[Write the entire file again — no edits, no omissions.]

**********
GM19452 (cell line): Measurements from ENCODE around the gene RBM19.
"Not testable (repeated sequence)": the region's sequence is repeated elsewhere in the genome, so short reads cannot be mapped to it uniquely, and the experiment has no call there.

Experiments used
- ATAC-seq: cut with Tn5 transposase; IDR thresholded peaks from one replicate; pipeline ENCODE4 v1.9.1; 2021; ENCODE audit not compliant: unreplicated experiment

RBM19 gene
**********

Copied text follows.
GM19452 (cell line): Measurements from ENCODE around the gene RBM19.
"Not testable (repeated sequence)": the region's sequence is repeated elsewhere in the genome, so short reads cannot be mapped to it uniquely, and the experiment has no call there.

Experiments used
- ATAC-seq: cut with Tn5 transposase; IDR thresholded peaks from one replicate; pipeline ENCODE4 v1.9.1; 2021; ENCODE audit not compliant: unreplicated experiment

RBM19 gene